Wrists/elbos: maestro had some good suggestions about determining what your muscles/joints are doing. My personal opinion is that the wrists should be locked out, and any bend in the elbows should be ever so slight. I believe you will find with your weight slightly forward of your hips, your concern about your wrists and elbows will be greatly reduced.

Watching the video, it appears your strong hand grip is quite high. That's great! It is an often missed item. As others have mentioned, your weak hand position is also paramount. The "Thumbs Forward" grip on the weak hand is the modern grip that you will see all top shooters using. Though the grips are nearly identical, many will have differing opinions on the role of each hand. Personally, I use a more firm grip with my support/weak hand than I do with my strong hand.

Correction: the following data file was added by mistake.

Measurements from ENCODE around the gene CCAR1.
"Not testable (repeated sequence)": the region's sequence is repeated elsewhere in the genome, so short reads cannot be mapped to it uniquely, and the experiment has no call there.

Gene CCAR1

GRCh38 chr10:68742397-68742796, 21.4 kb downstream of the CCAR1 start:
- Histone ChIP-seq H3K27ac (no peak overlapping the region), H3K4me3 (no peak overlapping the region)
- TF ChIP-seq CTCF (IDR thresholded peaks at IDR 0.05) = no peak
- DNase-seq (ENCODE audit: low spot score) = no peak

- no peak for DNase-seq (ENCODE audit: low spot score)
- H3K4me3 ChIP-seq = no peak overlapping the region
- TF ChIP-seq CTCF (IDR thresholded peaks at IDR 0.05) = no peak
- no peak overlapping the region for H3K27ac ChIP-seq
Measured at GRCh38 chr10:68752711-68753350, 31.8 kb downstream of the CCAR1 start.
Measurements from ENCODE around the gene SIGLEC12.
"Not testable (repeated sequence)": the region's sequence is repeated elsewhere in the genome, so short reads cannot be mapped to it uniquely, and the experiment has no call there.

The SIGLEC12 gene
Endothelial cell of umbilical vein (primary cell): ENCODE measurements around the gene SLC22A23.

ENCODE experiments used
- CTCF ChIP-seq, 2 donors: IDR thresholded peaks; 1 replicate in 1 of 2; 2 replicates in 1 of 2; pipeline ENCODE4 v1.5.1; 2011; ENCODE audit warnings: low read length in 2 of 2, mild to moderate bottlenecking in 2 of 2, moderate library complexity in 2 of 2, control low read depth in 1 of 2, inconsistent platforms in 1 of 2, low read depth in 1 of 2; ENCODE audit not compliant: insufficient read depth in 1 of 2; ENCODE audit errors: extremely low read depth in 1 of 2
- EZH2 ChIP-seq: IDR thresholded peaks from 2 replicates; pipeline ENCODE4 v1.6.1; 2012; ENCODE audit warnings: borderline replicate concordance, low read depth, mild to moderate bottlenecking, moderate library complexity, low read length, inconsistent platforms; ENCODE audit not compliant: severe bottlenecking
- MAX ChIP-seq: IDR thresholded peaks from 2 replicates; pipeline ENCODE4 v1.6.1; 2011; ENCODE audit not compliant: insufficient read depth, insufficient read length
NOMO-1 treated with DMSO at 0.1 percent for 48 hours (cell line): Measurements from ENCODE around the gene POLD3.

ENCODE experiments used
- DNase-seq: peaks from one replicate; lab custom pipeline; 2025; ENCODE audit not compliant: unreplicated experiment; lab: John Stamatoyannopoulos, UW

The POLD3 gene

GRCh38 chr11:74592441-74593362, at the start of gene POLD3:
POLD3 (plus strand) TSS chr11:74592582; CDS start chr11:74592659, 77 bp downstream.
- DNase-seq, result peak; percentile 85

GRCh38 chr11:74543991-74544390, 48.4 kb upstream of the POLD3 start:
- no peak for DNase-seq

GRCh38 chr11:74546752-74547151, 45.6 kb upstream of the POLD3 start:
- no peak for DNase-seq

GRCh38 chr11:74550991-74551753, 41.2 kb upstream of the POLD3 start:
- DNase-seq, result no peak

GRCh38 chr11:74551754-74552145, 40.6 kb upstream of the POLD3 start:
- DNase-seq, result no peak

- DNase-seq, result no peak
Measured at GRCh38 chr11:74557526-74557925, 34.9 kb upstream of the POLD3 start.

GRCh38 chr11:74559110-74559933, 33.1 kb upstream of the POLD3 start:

You mentioned groupings being fairly large. Much of this will be due to trigger control, which can be affected by the grip. Trigger control is a huge subject due to its importance in accurate shots. To put it simply, you don't want to "slap" the trigger. An example of trigger slapping is rapidly pulling the trigger so that the force of pulling the trigger causes the muzzle to be driven down. Instead, what you want to do is to "Prep" the trigger. That means you put just enough pressure on the trigger to the point where the hammer or firing pin will fall with only a minuscule amount of additional pressure on the trigger. It would probably help to do some dry fire practice with this. With only a snap cap in the gun, pull the trigger just until you believe it is going to fire, pause, then apply the rest of the pressure. This will help you learn your trigger. In live shooting, the idea is that you will subconsciously apply the trigger prep, and when the sights are aligned on the target, you apply the final amount of trigger pressure to fire the gun. Eventually, the trigger pull will appear to be one fluid movement, but you will subconsciously be prepping the trigger and finishing the shot.